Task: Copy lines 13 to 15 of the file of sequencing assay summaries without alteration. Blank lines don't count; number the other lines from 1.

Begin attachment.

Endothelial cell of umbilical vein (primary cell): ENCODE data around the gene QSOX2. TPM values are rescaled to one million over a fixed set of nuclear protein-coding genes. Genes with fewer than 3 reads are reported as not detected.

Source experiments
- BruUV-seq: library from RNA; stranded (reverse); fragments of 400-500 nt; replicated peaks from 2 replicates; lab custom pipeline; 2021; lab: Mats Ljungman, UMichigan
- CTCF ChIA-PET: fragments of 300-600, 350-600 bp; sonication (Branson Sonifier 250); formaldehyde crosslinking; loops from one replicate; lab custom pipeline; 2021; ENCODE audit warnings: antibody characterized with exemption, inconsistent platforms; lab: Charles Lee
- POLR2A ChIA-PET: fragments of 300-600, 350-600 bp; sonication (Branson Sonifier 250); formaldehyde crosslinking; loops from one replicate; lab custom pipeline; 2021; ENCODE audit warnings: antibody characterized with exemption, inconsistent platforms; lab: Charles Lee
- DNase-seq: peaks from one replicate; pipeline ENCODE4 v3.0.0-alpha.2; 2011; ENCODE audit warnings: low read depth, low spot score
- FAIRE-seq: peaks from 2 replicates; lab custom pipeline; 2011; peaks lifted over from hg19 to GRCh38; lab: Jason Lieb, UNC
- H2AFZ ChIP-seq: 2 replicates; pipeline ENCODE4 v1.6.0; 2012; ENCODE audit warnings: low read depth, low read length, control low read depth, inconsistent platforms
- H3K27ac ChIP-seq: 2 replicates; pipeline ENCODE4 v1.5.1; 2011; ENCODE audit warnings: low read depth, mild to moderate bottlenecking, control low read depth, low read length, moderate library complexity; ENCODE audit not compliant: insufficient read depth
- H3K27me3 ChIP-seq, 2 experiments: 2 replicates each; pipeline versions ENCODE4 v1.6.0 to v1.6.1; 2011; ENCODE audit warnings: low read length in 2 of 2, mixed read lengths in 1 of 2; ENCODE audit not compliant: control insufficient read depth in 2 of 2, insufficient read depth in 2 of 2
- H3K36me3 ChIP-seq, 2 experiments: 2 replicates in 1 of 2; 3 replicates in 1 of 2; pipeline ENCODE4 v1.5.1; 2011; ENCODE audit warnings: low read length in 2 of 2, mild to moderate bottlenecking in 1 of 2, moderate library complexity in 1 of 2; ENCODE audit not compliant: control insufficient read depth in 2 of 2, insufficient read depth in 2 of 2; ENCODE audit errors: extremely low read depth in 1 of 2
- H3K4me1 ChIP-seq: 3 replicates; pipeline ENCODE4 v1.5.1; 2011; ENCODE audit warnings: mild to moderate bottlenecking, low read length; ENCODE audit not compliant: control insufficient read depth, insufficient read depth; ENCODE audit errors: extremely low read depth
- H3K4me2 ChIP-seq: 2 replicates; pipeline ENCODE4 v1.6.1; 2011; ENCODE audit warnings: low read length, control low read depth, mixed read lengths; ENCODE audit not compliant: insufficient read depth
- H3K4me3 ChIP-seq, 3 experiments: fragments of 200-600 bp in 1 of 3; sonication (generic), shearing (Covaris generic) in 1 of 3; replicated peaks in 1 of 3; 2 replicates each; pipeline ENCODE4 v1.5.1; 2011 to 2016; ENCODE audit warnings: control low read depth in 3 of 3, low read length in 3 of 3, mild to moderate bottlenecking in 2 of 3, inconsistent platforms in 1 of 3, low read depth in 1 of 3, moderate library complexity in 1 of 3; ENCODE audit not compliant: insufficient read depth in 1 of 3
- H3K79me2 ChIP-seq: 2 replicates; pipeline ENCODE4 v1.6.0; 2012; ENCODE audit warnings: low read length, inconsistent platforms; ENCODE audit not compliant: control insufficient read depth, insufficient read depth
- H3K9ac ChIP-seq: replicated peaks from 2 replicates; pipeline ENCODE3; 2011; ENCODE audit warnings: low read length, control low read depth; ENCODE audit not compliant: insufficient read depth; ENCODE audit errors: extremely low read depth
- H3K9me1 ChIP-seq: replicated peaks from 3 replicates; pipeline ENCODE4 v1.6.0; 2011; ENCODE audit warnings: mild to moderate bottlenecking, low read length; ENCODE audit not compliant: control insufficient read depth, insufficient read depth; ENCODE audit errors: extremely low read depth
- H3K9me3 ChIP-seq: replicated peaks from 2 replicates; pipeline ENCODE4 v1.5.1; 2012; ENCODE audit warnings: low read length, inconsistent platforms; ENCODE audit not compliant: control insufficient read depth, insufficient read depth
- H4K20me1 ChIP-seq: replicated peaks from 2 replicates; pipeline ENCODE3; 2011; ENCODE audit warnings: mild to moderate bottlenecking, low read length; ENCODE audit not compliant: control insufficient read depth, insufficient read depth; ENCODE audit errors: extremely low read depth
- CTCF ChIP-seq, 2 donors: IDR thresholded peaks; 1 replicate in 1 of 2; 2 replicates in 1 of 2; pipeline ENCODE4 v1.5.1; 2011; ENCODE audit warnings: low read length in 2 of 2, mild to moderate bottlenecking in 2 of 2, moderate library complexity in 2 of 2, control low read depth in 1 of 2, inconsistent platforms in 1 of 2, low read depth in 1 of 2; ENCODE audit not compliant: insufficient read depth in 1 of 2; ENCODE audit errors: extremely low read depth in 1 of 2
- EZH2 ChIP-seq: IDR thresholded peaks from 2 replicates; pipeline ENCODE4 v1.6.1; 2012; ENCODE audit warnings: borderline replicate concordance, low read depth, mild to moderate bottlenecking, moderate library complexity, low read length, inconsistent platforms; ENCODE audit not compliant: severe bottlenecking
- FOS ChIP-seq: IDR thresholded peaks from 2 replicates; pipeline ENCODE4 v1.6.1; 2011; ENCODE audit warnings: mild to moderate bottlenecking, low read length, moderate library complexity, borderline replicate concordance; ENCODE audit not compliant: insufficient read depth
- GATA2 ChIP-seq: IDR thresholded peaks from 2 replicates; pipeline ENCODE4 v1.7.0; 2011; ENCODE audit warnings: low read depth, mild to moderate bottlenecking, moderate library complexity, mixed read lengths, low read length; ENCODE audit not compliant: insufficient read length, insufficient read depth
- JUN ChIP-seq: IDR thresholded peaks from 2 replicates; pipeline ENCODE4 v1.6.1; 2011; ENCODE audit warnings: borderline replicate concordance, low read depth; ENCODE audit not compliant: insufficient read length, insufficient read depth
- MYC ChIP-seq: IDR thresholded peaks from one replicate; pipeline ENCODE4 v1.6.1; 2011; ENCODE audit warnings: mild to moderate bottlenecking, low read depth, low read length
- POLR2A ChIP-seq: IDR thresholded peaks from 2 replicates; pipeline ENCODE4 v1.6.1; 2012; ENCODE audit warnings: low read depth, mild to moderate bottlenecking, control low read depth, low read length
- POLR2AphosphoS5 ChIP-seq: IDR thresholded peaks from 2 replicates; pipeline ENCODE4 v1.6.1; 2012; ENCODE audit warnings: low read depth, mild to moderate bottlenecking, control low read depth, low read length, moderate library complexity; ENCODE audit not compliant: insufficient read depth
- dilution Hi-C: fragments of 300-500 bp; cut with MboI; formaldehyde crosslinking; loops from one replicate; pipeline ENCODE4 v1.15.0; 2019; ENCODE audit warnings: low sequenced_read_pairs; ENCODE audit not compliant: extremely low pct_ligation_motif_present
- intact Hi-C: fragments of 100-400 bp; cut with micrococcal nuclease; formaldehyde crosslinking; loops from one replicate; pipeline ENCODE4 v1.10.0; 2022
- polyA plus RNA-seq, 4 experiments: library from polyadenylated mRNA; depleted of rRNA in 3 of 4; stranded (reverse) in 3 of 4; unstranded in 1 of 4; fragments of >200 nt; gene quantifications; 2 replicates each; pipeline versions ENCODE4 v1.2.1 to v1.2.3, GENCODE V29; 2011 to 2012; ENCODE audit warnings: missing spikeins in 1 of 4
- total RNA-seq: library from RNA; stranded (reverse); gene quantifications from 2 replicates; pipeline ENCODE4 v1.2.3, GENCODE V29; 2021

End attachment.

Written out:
- H3K4me2 ChIP-seq: 2 replicates; pipeline ENCODE4 v1.6.1; 2011; ENCODE audit warnings: low read length, control low read depth, mixed read lengths; ENCODE audit not compliant: insufficient read depth
- H3K4me3 ChIP-seq, 3 experiments: fragments of 200-600 bp in 1 of 3; sonication (generic), shearing (Covaris generic) in 1 of 3; replicated peaks in 1 of 3; 2 replicates each; pipeline ENCODE4 v1.5.1; 2011 to 2016; ENCODE audit warnings: control low read depth in 3 of 3, low read length in 3 of 3, mild to moderate bottlenecking in 2 of 3, inconsistent platforms in 1 of 3, low read depth in 1 of 3, moderate library complexity in 1 of 3; ENCODE audit not compliant: insufficient read depth in 1 of 3
- H3K79me2 ChIP-seq: 2 replicates; pipeline ENCODE4 v1.6.0; 2012; ENCODE audit warnings: low read length, inconsistent platforms; ENCODE audit not compliant: control insufficient read depth, insufficient read depth